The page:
Huaihai Campaign

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Huaihai Campaign (Chinese: ; pinyin: Huáihǎi Zhàn) or Battle of Hsupeng (simplified Chinese: ; traditional Chinese: ; pinyin: bèng Huìzhàn) was one of the military conflicts in the late stage of the Chinese Civil War between the Kuomintang and the Chinese Communist Party. The campaign started when the People's Liberation Army (PLA) launched a major offensive against the Kuomintang headquarter in Xuzhou on 6 November 1948, and ended on 10 January 1949 when the PLA reached the north of the Yangtze.

Background[edit]

After the decisive victory over the Nationalist government in the Battle of Jinan, the People's Liberation Army begin planning for a larger campaign to engage the main forces of the Nationalists in Shandong province and the city of Xuzhou. The morale of the Nationalist forces were low after the loss of Manchuria in the Liaoshen Campaign, and the Nationalist government decided to redeploy several armies on both sides of Tianjin–Pukou Railway to prevent the PLA from advancing toward the Yangtze River.[2][page needed]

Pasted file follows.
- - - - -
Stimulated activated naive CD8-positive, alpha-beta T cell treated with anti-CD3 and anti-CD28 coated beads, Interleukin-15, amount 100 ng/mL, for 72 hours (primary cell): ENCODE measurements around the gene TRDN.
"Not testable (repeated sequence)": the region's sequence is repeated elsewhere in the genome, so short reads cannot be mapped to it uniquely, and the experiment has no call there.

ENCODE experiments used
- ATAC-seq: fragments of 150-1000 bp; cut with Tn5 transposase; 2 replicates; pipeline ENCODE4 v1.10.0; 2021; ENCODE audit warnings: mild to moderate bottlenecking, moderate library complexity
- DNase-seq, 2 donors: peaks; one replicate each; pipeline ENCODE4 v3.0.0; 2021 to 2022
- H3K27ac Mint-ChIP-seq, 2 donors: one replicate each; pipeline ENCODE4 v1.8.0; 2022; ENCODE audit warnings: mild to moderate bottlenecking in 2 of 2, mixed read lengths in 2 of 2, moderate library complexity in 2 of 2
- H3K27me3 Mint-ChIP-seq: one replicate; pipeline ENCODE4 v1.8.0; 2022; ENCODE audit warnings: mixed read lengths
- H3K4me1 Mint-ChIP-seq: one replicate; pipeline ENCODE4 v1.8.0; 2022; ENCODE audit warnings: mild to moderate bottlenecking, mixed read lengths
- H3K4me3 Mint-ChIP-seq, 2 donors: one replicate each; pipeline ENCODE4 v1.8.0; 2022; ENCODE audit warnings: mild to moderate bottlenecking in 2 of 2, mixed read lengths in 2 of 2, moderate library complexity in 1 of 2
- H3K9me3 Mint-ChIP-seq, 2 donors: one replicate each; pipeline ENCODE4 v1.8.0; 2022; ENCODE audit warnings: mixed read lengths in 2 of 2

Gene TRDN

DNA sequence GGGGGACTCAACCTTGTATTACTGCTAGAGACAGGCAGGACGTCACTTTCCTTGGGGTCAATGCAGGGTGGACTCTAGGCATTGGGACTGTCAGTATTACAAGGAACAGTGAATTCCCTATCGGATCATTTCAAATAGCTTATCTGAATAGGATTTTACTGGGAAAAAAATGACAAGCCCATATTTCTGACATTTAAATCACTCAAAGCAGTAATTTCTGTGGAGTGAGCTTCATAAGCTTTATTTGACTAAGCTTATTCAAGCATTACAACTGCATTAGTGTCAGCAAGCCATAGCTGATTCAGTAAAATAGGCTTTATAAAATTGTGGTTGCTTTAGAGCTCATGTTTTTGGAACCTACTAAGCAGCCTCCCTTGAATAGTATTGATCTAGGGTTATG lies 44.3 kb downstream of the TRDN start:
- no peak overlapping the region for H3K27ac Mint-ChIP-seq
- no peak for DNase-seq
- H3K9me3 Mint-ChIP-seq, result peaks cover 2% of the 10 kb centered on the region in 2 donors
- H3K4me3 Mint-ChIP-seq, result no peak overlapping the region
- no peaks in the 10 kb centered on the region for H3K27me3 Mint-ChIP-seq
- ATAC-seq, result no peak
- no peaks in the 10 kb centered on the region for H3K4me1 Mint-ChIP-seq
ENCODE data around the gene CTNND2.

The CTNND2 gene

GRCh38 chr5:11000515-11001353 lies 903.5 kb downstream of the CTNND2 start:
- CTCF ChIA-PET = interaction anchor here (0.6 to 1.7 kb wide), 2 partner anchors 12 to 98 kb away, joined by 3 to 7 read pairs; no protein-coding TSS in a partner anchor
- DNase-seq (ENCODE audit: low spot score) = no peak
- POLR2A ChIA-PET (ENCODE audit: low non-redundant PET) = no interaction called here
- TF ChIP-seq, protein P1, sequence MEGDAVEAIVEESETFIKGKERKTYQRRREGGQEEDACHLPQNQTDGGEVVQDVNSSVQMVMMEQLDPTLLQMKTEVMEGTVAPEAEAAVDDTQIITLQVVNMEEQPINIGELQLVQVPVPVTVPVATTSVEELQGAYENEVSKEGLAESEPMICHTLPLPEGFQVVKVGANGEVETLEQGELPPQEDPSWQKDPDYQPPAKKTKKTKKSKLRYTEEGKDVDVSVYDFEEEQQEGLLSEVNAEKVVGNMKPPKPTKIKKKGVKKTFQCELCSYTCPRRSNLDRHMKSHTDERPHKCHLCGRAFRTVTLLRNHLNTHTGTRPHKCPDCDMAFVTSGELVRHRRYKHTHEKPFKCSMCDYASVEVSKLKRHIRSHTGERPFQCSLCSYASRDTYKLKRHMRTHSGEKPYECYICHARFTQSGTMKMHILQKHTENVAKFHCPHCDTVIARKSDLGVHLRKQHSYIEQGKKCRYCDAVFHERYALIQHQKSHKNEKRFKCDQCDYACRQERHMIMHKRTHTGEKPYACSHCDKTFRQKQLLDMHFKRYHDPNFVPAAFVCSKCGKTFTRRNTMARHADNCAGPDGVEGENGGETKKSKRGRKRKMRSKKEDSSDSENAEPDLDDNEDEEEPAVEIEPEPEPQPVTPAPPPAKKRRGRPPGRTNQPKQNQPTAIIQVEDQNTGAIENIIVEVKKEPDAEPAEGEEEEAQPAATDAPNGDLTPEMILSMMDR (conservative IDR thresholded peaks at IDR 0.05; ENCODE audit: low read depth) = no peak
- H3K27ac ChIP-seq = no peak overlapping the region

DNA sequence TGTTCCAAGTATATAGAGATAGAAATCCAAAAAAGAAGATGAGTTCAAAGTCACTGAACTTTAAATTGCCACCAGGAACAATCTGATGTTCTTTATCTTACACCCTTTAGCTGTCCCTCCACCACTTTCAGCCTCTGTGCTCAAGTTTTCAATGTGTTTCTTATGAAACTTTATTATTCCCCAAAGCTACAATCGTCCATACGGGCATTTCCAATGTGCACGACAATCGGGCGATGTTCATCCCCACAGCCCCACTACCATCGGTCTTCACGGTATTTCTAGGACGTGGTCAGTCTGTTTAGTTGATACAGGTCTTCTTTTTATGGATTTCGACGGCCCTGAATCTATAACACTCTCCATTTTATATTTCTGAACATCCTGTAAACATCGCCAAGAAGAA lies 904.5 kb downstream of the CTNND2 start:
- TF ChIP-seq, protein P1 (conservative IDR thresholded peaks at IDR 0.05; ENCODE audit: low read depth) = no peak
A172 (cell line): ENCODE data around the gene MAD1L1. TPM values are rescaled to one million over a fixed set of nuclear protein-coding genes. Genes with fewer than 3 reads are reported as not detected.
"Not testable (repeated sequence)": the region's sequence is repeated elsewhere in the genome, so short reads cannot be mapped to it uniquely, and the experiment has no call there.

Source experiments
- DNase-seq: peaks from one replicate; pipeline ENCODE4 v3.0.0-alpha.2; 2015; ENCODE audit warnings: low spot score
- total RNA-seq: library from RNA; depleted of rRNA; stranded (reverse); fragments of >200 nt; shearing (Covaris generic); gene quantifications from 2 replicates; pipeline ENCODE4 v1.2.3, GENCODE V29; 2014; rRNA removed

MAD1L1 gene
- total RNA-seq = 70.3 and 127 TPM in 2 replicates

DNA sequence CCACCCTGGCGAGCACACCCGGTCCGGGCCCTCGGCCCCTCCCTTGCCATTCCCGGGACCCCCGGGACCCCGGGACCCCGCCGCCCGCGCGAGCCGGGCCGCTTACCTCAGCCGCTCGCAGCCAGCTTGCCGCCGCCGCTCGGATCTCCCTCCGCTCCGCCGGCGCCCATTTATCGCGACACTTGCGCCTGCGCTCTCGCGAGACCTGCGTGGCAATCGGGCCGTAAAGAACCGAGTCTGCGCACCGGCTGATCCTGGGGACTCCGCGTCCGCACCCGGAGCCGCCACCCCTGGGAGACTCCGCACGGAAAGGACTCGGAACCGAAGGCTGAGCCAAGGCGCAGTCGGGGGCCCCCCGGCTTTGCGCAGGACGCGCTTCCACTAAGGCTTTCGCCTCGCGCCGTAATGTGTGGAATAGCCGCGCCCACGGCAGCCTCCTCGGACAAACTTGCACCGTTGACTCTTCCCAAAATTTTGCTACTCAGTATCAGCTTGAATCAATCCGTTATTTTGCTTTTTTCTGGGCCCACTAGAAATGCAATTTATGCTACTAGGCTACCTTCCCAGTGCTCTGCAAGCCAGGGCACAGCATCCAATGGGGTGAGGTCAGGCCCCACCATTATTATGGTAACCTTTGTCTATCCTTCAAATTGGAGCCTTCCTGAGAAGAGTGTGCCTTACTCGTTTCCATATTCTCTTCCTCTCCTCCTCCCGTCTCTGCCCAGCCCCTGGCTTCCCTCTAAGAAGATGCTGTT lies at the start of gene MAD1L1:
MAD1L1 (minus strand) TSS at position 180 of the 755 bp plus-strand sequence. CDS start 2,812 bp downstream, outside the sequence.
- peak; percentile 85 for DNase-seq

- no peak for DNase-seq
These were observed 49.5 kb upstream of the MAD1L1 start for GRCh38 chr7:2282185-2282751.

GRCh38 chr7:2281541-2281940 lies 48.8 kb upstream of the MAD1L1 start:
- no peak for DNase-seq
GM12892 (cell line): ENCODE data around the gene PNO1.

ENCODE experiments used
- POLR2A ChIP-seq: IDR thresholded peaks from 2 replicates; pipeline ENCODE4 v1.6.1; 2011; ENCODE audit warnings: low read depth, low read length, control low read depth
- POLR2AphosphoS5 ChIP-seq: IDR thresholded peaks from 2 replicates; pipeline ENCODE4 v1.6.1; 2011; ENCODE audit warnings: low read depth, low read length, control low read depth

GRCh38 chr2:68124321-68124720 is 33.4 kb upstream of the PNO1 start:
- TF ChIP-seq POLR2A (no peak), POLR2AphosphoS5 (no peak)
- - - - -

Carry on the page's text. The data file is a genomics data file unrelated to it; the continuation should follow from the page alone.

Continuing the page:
PLA strategy[edit]

Su Yu, the acting commander of the Eastern China Field army proposed an operational plan to the Communist war council. The plan was to encircle the Nationalist Sixth and Seventh Army, which were still stationed in the Shandong province. The council quickly approved this plan and ordered the Central Plains Field Army under Liu Bocheng, Chen Yi (Commander of the Eastern China Field Army and liaison to the Central Plains Field Army) and Deng Xiaoping (Political Commissar of the Central Plains Field Army) to assault the Nationalist garrison in Henan and Anhui to breakthrough to Shandong.[2][page needed]

Campaign[edit]

Communist forces' campaigns during November 1948 up to January 1949, the northern one being the Ping-Jin Campaign, and the southern one being the Huai-Hai Campaign.

Encirclement of Xuzhou (6 November – 22 November 1948)[edit]